If you've got a PlayStation 4 this late in the generation, you've probably played most of the big name games like Uncharted 4: A Thief's End, Horizon: Zero Dawn, God of War, or Marvel's Spider-Man.
Even if you only recently picked up a new PS4, you're probably aware of most of those games. But there are plenty of lesser-known PS4 hidden gems waiting for you, which is why we put this list together.
Some of these games are PS4 exclusives, but even the ones that aren't are still worthy of your valuable play time. Check out these incredible PS4 hidden gems you don't want to miss!
What Remains of Edith Finch is the kind of game that makes others feel shallow by comparison. The deeply visceral feeling that comes from this small PS4 title makes for an unforgettable experience.
In essence, you explore a large house while 17-year-old Edith remembers the various ways that each member of her family died—memories that are triggered in their respective bedrooms.
The mystery of how each person passed and the unraveling of the elements results in some of the best storytelling in any game ever made.
13. Titanfall 2
The first Titanfall game was a launch title for the Xbox One, one that was met with some critical derision at the time. It had some glaring flaws that didn't feel worthy of its day one release.
So when Titanfall 2 arrived, it was a clear upgrade in every way. The gameplay was better, the concepts were honed, and the sheer intensity was upped. Sadly, sales were underwhelming.
Much of that failure had to do with the fact that Titanfall 2 went wider with its release. Because the original was Xbox-exclusive, many potential PS4 players had never played the first game and weren't too excited.
In retrospect, Titanfall 2 is now somewhat of a cult classic, helped along by its Steam release back in 2020. It's a shame that all future games in the Titanfall line were cancelled due to this one's failure.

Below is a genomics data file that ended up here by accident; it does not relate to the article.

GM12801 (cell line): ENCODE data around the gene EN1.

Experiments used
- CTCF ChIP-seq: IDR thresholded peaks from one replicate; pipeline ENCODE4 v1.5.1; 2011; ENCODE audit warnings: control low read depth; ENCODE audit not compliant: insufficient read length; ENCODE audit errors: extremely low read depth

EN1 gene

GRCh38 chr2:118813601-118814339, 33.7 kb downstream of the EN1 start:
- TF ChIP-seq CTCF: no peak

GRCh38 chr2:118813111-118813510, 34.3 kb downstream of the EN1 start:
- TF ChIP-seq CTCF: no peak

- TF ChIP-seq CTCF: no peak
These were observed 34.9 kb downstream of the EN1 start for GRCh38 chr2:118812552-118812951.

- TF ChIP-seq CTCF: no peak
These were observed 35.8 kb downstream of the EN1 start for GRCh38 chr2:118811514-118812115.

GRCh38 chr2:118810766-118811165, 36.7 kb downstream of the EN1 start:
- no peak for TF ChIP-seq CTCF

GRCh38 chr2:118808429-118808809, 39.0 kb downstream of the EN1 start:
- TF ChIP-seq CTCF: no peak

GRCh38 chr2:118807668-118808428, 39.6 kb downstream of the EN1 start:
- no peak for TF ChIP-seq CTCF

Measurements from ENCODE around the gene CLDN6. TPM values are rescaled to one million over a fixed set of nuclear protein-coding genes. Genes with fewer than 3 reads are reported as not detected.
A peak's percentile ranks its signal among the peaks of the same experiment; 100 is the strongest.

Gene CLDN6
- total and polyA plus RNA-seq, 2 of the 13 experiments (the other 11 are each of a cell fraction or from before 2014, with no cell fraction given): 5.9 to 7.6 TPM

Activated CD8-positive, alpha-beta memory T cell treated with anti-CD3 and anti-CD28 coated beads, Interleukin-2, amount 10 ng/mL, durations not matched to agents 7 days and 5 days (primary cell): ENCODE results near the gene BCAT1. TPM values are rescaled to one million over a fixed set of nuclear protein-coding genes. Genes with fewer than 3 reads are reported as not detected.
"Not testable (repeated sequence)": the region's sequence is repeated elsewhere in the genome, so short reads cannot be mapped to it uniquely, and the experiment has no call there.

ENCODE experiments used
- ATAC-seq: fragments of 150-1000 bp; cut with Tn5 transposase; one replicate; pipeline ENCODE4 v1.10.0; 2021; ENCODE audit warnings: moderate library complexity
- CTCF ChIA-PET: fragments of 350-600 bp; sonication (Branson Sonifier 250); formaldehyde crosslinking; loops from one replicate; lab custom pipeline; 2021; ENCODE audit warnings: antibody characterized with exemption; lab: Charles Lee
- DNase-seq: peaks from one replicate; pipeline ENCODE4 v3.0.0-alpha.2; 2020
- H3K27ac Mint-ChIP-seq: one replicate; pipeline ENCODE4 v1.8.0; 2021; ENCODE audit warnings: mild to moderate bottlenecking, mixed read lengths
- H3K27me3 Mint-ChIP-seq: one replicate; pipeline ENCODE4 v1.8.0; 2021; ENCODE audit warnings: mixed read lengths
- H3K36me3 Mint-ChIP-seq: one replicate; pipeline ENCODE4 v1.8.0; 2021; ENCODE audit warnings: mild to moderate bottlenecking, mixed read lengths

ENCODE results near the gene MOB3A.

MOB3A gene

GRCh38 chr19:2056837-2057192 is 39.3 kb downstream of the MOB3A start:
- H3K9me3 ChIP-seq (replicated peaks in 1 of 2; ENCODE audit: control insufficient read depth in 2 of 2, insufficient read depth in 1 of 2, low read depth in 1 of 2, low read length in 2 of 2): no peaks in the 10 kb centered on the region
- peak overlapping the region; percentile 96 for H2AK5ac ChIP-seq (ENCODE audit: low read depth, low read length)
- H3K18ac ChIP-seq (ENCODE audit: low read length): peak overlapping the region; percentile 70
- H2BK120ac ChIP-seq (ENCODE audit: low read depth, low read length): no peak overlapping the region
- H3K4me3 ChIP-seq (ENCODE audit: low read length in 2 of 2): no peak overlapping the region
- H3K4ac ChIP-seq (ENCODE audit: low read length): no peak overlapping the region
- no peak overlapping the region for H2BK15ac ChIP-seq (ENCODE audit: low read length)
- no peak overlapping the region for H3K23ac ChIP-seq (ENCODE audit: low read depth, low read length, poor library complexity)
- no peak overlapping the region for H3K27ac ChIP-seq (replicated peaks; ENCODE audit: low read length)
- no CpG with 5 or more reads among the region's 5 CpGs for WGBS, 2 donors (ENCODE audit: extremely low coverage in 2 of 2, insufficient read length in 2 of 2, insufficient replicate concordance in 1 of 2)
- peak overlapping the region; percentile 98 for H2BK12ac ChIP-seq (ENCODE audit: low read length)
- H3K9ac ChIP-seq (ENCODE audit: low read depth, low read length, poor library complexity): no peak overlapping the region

12. No Man's Sky
Back when it first released in 2016, No Man's Sky reached an unprecedented level of hype never before seen in gaming at the time. People were so excited for the game's promised potential of advanced procedurally-generated content.
The map of No Man's Sky was expected to be the size of a small galaxy, one where every planet was available for exploration, filled with unique creatures and plants to be discovered.
However, all of that hype was immediately dispelled at launch. The game failed to the deliver its promised experience, leaving many players soured and disappointed. At launch, No Man's Sky was overly pointless.
But in the years since, No Man's Sky has continued to receive updates—and now that it has much more purpose, No Man's Sky is one of the greatest modern gaming experiences. It has built a dedicated following as a niche gaming title that's certainly worth checking out.
11. The Order: 1886
The Order: 1886 was supposed to be one of the PS4's core launch titles. It had detailed graphics, an interesting premise, and a steampunk feel that seemingly ensured it was going to be a smash hit.
However, when it was released, it received mixed reviews that really clawed into its flaws. Many potential players were driven away and others simply never heard of it, buried underneath bad press.
Even so, The Order: 1886 sold well enough and today it's remembered as a decent game that might've been a whole lot better with a few core tweaks and better marketing. It's still worth a play, even if it's primarily a glimpse into what could have been.
Sherlock Holmes: Crimes and Punishments gave us the chance to dive into the mind of the greatest detective in literature. Unfortunately, it was almost unanimously ignored when it released in 2014 despite the weight of critical adulation that came its way.
At the time, gamers were too busy lapping up next-gen AAA titles and marveling at the impressive graphical prowess of the PS4. The quieter idea of Sherlock Holmes: Crimes and Punishments wasn't a good fit for the zeitgeist and it pretty much faded into obscurity.
Looking back, it should have been a bigger hit. The game really made players work out each case, challenging them to put together clues and find evidence littered throughout a cleverly detailed map.